[iDC] interesting article on new media scene in LA

G.H. Hovagimyan ghh at thing.net
Mon Oct 31 08:25:12 EST 2005

gh comments:
I think the article in the L.A. Times is quite telling. It talks about 
how the film industry is the main industry in L.A. as Art is in New 
York. One could argue that New York is essentially the cultural center 
of the U.S. with it's fashion, media. theater, art, food etc. but in 
any case. New Media in relationship to Hollywood is an interesting and 
exciting possibility. At the moment Hollywood thinks of new media as 
special effects and surround sound. Maybe it can get beyond that. Car 
culture in L.A. is a factor that can highlight the notion of rhizomatic 
networking and virtual bodies.   I think that the decade of excitement 
about new media has played out. Now the hard work begins and that is to 
assess and incorporate new media into the larger cultural discourse. In 
America that also means creating a market. Right now the market for new 
media artists is in the Universities as teachers. That is a worthy 
vocation but needs to be extended into the world as a whole. The 
problem with new media has always been a focus on what the software 
does rather than what the art work means or what it communicates. The 
main discussion in New Media is whether someone does their own coding. 
That's actually detrimental to the notion of art. It's about the same 
as saying a person isn't a painter if they don't grind and mix their 
own paints.  I always think of California as looking to the East and 
the Orient. I think of the East Coast as looking to Europe. It's a sort 
of where we came from and where are we going dynamic. One of my main 
problems with California is how they always claim to be be inventing 
things, starting trends etc.. That is probably why John Hopkins got a 
little steamed and started talking about all the new media projects in 
Europe. It does become interesting to try and define what the 
difference is between New York New Media, L.A. New Media and E.U. New 
Media. This becomes interesting and exciting. The problems I see are in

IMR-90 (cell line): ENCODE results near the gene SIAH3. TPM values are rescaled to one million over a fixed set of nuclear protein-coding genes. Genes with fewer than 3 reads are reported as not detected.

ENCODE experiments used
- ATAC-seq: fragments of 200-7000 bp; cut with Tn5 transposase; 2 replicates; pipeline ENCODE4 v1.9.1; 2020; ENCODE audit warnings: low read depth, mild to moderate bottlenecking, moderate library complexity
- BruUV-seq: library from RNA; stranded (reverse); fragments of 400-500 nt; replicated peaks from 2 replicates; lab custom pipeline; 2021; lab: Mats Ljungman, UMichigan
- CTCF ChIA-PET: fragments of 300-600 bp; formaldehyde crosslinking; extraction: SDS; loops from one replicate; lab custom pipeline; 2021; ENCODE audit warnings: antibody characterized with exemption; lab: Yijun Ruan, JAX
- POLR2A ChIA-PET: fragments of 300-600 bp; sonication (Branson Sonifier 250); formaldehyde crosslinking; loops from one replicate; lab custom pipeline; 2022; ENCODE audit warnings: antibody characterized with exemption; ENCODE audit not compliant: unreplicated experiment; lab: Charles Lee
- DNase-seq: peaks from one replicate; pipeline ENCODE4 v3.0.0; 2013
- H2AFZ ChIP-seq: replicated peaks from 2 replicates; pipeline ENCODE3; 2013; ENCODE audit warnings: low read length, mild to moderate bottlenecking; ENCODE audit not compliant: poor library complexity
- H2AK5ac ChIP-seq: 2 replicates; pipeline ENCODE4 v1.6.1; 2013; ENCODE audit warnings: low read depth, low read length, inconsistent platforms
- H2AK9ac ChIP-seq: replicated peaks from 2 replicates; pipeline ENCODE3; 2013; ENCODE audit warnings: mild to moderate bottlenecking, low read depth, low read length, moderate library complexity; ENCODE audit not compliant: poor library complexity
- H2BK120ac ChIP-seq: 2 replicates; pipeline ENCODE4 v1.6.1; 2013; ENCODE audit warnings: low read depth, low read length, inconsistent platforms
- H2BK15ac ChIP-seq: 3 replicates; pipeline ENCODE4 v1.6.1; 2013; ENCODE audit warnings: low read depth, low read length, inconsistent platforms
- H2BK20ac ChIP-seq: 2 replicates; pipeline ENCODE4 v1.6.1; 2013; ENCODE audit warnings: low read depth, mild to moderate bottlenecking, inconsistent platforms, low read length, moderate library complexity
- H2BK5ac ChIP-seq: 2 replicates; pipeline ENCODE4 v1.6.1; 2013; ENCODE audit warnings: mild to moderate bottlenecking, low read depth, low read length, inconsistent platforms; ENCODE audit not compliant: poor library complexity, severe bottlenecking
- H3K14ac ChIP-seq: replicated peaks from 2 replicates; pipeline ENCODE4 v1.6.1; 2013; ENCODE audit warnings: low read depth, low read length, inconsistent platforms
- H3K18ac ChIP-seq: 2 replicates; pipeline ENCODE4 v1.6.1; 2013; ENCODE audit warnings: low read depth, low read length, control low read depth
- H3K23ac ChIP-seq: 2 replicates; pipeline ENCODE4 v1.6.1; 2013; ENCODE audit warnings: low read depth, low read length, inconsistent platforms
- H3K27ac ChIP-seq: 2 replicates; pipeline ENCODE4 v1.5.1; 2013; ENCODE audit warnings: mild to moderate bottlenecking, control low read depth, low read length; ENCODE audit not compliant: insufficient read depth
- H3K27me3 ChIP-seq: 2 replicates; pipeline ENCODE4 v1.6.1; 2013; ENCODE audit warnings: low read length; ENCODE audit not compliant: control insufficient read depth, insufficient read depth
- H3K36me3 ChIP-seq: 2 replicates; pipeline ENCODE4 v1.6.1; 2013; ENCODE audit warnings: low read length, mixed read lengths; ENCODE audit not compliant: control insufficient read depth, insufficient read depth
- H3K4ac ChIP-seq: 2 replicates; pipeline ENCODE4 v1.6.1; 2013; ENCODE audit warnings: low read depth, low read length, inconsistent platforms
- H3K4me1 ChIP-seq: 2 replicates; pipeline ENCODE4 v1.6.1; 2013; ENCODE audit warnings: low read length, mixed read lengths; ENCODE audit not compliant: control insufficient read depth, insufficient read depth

getting bogged down in Hackneyed Marxist discourse or staying 
sequestered in New Media cloisters. One of the more exciting things 
that happened in the 1970's New York punk scene was a rejection of the 
high aesthetics of  Soho and a move to mix it up in the rock clubs. 
There is that potential for new media which Perry Hoberman hinted about 
when he said in the article that people are working in the fringes in 
California. Excuse me as a New Yorker if I mix up L.A. , .S.F. and S.D. 
and lump them all together. I know that not the case but this is a 
short post. Have fun in the sun!
g. h. hovagimyan

On Oct 30, 2005, at 3:09 PM, Murphy wrote:

> A few thoughts on being mean to SoCal:
> I always thought Barbrook's "California ideology" was unfair to 
> California (and the US in general) but that it was accurate for Wired 
> magazine and those who wrote for it. My response was  "chill, dude" 
> because Americans don't take mass publications as seriously as 
> European Marxists. Having worked in magazine publishing and production 
> I saw Wired as an incredibly produced promotional book that was great 
> fun to look at and attempt to read but wasn't very influential because 
> Americans don't read anymore. If they do they're not getting their 
> information from Wired. Now it's owned by Conde Nast because it was 
> always a Conde Nast sort of publication. It was the nerd Vogue. Great 
> layout and occasionally great writing because text is cheaper than 
> image in a magazine.
> The University of California system is a marvel of American education 
> that all of us should be proud of. Instead, Reagan tried to destroy it 
> when he was gov. while waving the flag. That's schizophrenic America 
> in a nutshell.
> There really is no other place in the US where so many industries 
> interested in new media converge (and throw in agribusiness while 
> we're at it). I don't think of them as evil per se. There is a sort of 
> fascist element to it, though with a Disney facade.
> I was joking when I called the New Yorkers who went to SoCal to teach 
> as "riff-raff" because I'm friends with some of them. OTOH, I've 
> decided Lev Manovich just may be the devil. He is the primary 
> proponent of the non art historical view of new media and I can't 
> excuse him for that.
> The Thing has operatives at UCSD so we're just as much to blame for 
> what's happening there as anybody else.
> {smiley face}
> Robbin Murphy
> The Thing, Inc.
> c/o Death Star
> New York, NY
> murphy at thing.net
> http://post.thing.net
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